Wait; there is even more bad news. When underemployment is factored in — part time workers who want to work full time, and those who have stopped looking but want a job — the picture gets even worse. In the lowest group, the underemployment rate was 20.6 percent, compared with just 1.6 percent in the highest group. So the total in the lowest class is 51.4 percent (3.7 million people) compared to 4.8 percent in the wealthy class (530,000 people). Now you know why the constantly noted official jobless rate for the nation of 10 percent and 17 percent when underemployment is counted are a joke, or is it a purposeful deception, like a truth bubble?
How can jobs be created for the lower economic classes? You hear very, very few new ideas from politicians. It comes down to federal spending that better targets job creation to the lower income groups, and waiting for more general consumer spending, especially by the more affluent, to create more low level jobs, mostly in service areas. But we need specifics and better legislation.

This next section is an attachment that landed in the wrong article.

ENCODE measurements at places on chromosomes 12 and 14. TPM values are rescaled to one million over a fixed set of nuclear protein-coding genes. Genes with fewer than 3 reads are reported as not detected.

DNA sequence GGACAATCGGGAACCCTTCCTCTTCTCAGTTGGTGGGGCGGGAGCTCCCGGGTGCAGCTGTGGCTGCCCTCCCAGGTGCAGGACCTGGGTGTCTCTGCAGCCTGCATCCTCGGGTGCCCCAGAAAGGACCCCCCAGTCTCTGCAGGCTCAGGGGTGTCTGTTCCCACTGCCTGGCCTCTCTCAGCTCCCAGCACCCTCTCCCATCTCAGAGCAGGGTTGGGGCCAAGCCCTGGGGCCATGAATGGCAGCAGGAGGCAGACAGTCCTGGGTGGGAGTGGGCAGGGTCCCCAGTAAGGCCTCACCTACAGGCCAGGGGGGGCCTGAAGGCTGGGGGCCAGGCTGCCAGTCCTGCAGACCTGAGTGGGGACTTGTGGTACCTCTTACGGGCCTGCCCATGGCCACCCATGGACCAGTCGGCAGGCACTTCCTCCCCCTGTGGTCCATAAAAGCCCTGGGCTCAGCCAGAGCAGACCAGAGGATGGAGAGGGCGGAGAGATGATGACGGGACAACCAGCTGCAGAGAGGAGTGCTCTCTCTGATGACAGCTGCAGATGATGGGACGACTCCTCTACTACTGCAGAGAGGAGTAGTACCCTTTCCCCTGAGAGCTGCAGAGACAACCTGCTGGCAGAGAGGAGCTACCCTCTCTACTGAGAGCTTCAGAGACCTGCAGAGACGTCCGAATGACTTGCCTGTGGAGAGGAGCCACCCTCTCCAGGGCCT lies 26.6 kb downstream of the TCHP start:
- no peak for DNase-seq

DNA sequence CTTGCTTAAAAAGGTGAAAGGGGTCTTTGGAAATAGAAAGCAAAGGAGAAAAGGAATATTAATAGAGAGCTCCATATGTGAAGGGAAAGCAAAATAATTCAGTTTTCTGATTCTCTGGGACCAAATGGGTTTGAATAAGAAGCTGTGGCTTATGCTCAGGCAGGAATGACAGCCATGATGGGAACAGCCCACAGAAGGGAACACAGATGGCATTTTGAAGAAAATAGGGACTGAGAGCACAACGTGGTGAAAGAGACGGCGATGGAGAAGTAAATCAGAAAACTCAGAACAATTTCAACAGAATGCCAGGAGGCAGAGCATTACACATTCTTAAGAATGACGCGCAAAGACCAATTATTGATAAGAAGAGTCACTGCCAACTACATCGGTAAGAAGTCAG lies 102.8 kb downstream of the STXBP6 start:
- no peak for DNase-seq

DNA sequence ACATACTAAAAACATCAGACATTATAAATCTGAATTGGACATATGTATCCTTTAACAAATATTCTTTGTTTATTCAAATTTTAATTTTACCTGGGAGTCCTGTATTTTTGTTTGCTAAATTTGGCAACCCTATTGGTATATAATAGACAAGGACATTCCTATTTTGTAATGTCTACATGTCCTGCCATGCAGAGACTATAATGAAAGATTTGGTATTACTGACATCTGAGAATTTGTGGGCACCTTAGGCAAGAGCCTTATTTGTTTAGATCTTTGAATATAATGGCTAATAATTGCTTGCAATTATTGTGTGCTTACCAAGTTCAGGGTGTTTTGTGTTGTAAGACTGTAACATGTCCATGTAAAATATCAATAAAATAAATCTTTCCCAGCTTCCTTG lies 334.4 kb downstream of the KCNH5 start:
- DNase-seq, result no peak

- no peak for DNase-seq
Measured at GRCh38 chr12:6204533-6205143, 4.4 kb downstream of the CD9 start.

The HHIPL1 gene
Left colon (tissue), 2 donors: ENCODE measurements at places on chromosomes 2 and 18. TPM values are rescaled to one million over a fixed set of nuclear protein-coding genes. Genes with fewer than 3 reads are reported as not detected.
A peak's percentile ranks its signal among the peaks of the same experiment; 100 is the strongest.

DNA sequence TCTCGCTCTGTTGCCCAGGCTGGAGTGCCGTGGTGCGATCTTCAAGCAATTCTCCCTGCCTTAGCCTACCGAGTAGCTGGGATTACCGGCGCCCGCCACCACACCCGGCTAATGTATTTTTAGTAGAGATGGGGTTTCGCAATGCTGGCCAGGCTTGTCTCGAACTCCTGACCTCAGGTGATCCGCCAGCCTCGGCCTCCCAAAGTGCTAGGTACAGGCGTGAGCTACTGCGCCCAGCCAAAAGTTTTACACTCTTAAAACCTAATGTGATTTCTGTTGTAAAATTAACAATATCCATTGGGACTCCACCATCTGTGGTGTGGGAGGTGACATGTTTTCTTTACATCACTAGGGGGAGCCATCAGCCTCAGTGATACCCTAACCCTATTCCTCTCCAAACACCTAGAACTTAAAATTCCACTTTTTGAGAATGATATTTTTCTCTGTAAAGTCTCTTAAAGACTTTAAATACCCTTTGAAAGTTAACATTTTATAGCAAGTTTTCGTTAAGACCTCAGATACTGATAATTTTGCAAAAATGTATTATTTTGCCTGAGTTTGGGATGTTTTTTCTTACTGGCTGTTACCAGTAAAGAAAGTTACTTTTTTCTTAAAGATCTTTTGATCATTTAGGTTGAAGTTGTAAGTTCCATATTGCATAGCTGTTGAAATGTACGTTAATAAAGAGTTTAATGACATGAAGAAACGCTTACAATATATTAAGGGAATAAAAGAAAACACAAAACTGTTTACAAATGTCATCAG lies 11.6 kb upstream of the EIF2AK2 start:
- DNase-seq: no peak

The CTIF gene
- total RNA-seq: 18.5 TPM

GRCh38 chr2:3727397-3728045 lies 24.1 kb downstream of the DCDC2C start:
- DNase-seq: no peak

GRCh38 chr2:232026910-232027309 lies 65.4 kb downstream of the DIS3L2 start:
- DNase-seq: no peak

Consider this green energy fiasco. A huge amount of federal stimulus money provided for building wind farms. It is creating jobs in Chine to build wind turbines, not in America. In fact, 80 percent of such federal funding is going overseas. All because Congress and the White House did not ensure a made-in-America requirement. Was a backroom deal made to keep China happy so that they would keep loaning us money?
When the poorest people suffer so disproportionately as compared to the wealthiest, perhaps only violent revolution will fix America’s dysfunctional, broken and delusional democracy. Will President Obama cite the above frightening data in any public forum to make the case for stronger federal efforts? What do you think? The high numbers for the lower income people mean that no amount of government action, in even five years or more, will solve jobless problem, because no amount of economic growth can possibly create enough new jobs. So, keep making things look better by citing the national average.